SSH productivity tips

February 28, 2021

A few SSH tips I use often.

Exiting a stuck SSH session without killing the terminal

Automatic timeout when session unresponsive

There's two useful options: ServerAliveCountMax and ServerAliveInterval. When we active ServerAliveInterval, ssh will send a server alive message every interval. If no replies are recieved after ServerAliveCountMax messages, ssh will terminate the session automatically.

Add this to your ~/.ssh/config to disconnect after about 5 seconds of inactivity:

ServerAliveInterval 5
ServerAliveCountMax 1

Killing a session manually from SSH

When you run telnet, you get:

Escape character is '^]'.

Turns out ssh also has an escape character, and we can use one of its escape sequences to kill a session:

  1. Make sure Enter was the last key you pressed.
  2. Enter the tilde character and a dot: ~..

There's a bunch of other escape codes as well: you can see the listing at any time with ~?:

Supported escape sequences:
 ~.   - terminate connection (and any multiplexed sessions)
 ~B   - send a BREAK to the remote system
 ~C   - open a command line
 ~R   - request rekey
 ~V/v - decrease/increase verbosity (LogLevel)
 ~^Z  - suspend ssh
 ~#   - list forwarded connections
 ~&   - background ssh (when waiting for connections to terminate)
 ~?   - this message
 ~~   - send the escape character by typing it twice
(Note that escapes are only recognized immediately after newline.)

SSH aliases

Tired of writing ssh debian@server.example.com? Add an alias to ~/.ssh/config:

Host example
        HostName server.example.com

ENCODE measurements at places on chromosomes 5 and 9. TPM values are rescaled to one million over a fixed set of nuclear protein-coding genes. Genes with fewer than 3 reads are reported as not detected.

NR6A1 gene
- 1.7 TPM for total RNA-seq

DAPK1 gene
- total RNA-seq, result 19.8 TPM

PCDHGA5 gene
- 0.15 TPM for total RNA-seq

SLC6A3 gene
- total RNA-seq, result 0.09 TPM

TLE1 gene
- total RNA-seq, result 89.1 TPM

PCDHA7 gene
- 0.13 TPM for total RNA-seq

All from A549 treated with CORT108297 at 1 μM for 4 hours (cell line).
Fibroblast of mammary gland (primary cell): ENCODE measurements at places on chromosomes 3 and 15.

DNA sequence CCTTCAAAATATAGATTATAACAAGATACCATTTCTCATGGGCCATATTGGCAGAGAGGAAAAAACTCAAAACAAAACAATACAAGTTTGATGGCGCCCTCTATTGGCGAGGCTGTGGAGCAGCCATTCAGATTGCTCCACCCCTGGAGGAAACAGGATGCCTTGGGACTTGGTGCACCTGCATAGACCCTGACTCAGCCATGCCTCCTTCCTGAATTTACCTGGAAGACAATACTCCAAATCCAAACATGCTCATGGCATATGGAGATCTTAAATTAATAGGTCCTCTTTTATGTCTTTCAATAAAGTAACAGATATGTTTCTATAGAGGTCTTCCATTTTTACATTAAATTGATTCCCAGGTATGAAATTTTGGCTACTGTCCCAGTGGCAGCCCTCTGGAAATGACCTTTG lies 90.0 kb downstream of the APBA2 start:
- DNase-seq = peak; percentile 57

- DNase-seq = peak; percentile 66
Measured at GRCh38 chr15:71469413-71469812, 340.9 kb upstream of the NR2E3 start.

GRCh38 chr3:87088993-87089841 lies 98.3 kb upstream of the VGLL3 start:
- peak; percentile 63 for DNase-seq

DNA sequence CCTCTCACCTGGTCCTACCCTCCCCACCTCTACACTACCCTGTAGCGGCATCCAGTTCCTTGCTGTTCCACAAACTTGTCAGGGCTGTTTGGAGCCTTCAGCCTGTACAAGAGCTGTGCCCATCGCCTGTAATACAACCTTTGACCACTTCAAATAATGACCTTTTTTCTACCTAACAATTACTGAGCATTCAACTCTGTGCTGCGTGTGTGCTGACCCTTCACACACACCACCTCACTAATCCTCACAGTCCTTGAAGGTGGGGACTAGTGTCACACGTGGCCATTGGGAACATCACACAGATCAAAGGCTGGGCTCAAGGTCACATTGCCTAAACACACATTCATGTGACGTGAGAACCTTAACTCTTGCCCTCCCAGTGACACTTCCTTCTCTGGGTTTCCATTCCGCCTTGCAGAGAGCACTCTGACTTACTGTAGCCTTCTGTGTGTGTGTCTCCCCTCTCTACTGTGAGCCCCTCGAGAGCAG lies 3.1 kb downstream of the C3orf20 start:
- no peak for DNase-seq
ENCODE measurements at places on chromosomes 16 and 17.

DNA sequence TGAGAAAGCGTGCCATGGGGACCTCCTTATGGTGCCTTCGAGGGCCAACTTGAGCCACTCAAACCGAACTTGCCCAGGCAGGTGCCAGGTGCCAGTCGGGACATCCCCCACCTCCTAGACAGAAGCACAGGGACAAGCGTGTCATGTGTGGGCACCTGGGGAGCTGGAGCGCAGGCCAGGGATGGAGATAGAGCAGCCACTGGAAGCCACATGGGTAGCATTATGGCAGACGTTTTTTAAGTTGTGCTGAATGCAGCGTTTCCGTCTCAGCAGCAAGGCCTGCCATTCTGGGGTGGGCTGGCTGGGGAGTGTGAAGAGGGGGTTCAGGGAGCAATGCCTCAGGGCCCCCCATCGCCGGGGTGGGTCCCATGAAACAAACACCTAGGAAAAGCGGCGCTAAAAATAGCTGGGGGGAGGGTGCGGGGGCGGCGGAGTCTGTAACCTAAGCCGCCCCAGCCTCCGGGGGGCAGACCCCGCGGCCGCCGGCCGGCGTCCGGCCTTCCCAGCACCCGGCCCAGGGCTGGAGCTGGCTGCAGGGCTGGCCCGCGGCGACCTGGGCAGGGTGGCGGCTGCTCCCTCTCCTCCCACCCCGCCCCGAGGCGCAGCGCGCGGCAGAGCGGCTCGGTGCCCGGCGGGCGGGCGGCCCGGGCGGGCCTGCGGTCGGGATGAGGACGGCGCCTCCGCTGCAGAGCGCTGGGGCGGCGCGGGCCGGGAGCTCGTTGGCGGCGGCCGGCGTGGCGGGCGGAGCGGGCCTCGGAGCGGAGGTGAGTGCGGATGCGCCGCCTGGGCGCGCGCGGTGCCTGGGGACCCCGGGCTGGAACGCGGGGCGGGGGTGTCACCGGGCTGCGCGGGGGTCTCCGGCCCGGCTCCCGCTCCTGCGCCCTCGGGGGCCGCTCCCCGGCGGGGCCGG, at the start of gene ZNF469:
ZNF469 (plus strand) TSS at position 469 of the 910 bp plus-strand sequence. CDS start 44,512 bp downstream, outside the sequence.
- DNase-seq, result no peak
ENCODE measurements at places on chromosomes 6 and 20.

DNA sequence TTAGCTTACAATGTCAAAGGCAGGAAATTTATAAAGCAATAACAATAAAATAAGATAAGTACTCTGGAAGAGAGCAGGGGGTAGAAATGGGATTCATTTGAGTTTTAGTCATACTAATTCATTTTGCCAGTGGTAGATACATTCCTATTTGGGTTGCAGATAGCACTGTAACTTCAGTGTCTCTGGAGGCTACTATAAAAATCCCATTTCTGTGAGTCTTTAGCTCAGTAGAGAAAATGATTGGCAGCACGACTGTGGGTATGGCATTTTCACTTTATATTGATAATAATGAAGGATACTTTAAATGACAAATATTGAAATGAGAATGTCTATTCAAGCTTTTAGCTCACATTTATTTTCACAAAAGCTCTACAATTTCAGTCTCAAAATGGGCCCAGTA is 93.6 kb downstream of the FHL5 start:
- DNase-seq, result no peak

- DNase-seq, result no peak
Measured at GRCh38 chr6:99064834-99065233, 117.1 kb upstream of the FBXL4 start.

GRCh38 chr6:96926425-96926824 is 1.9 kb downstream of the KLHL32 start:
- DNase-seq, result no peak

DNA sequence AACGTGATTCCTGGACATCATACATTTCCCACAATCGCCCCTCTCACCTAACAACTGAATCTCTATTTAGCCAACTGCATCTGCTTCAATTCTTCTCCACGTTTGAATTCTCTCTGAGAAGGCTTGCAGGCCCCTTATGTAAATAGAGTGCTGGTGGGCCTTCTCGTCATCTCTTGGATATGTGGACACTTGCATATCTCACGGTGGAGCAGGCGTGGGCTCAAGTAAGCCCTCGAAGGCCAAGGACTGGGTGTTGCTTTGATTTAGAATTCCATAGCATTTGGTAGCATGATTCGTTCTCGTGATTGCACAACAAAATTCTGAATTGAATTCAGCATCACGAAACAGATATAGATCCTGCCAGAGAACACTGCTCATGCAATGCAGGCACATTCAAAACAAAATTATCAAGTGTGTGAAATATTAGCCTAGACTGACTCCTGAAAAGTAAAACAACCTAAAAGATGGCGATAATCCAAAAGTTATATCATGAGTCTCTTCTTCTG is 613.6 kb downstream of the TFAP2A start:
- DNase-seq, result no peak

User debian

and you can do ssh example instead.

Multiple windows and saving state in a SSH session

Don't want to open multiple terminals to ssh to the same server? tmux has you covered. Run tmux in your terminal session to start multiple terminals windows in a single ssh. A few basic commands:

Ctrl+B then " : Split horizontally into two panes
Ctrl+B then % : Split vertically into two panes
Ctrl+B then Up/Down/Left/Right : Navigate between split panes
Ctrl+B then C : New window
Ctrl+B then P : Move to previous window
Ctrl+B then N : Move to next window
Ctrl+B then PgUp : Scroll up in the pane's buffer

What if you want to exit while preserving all your current terminal panes and command history? Press Ctrl+B then D to detach your session, saving your entire state, before you log out. Next time you log in, type tmux attach to get your windows back.

Summary

I kept the tricks short and to the most productive. If you know of other things that make SSH more productive, feel free to leave a comment or message me.